Although I haven’t read the book (Eat. Repent. Repeat.), it’s a concept we’re all familiar with. People eat something they know they shouldn’t, self-flagellate and run themselves ragged on the treadmill in penance, only to find themselves in the same boat a few days (or hours) later. Not much of a surprise on that one, is it? I’ll admit I’ve never understood this game, but I see it for the self-perpetuating cycle that it is: an endless rotation of escapism, guilt and punishment. Why do so many people insist upon this transgressive model of eating? And, why, for Pete’s sake, do they think raining retribution on themselves is any way to get back in the saddle?
We all know the drill. The unassuming soul is lured, tempted, flagrantly ensnared into eating complete crap by the siren song of whatever commercial, billboard, lunch buffet, coworker birthday, happy hour, grocery store end cap he/she encounters that day. How can free will possibly defend against such forces? “It’s not my fault,” he/she might say. “No one was there to tie me to the mast.”
What’s disturbing about this narrative isn’t the object of consumption itself but the cascade of misguided attitudes emanating from it. Eating isn’t rooted anymore in common sense but in a dualistic dogma of good and evil – complete with displaced culpability instead of personal responsibility. Progress isn’t measured by steady development of perspective but by histrionic bouts of self-submission. Hit the gym the day after a holiday, and too often the whole place reeks of self-reproach.
How is it that people don’t see the inanity of trying to “run off” a donut or whatever junk food they’ve succumbed to? In a spectacle of twisted rationalization, they isolate the “indiscretion,” tabulate its caloric damage (as if it’s only the calories that matter) and then impose the appropriate punishment/correction for the lapse. First, was the “treat” worth that sweaty hour on the stair climber? Second, is this punitive, self-destructive behavior any way to address the tendency to stray from one’s eating goals?
Instead, imagine a cycle that encourages owning your choices and always enjoying the fruits of those decisions. You’re rewarded at every turn with physical benefits, personal authority and intact self-respect. Visualize a positive feedback loop: eat well, rejoice in the effects, and then do it again (and again and again because you love what it does for you). That’s the beauty of the living Primally.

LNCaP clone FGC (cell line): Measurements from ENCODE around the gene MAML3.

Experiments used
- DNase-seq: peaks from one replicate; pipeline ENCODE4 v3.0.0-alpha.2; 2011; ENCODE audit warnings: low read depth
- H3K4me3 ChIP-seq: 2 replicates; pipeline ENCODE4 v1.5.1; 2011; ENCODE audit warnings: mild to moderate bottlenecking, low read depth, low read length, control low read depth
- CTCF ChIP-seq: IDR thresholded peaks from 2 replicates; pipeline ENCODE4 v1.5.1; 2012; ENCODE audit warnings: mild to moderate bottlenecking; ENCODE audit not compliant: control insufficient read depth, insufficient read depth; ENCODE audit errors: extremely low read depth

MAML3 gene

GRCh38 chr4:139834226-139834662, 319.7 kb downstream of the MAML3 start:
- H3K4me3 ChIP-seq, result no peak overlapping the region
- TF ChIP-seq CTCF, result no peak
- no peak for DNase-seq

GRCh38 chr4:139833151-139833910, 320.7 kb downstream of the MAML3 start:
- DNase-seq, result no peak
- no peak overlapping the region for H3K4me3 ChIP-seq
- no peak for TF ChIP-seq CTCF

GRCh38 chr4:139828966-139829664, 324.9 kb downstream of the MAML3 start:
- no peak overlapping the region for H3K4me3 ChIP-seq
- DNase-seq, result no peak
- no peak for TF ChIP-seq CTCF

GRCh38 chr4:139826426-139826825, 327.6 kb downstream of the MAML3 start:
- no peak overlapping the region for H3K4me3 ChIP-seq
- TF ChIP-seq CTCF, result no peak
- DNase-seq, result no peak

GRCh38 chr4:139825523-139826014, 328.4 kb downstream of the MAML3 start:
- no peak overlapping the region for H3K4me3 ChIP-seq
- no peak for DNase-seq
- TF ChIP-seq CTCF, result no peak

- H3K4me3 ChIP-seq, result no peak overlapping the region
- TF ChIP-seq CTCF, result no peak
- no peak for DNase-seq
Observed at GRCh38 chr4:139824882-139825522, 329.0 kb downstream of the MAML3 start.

People too often get caught up in a mentality of deprivation. They think the power of “dieting” is denying yourself. Funny how the self gets in the way. (And, seriously, who hasn’t felt deprived on one of those low fat, low calorie regimens?) Living Primally, on the other hand, means bringing thoughtful and healthful intention to each choice. It means choosing fulfillment in a more comprehensive, connected sense. What foods give you the life you want? What foods leave you feeling good, fulfilled, healthy? What effects leaves you rejoicing (losing the extra weight, gaining strength, finding new energy, simply enjoying the taste and richness of your food)? All the while, the Primal Blueprint‘s 80/20 principle underscores the seamless power of your Primal lens and common sense perspective. Your Primal eating practices construct a healthy life (inside and out), leaving destructive attitudes in the past. You make the choices you do because they enhance your life, and the rewards are nothing short of inspiring. Check any guilt at the door. No penitence required here.
What’s your take on the invitation to “eat, rejoice and repeat”? Thanks for reading.
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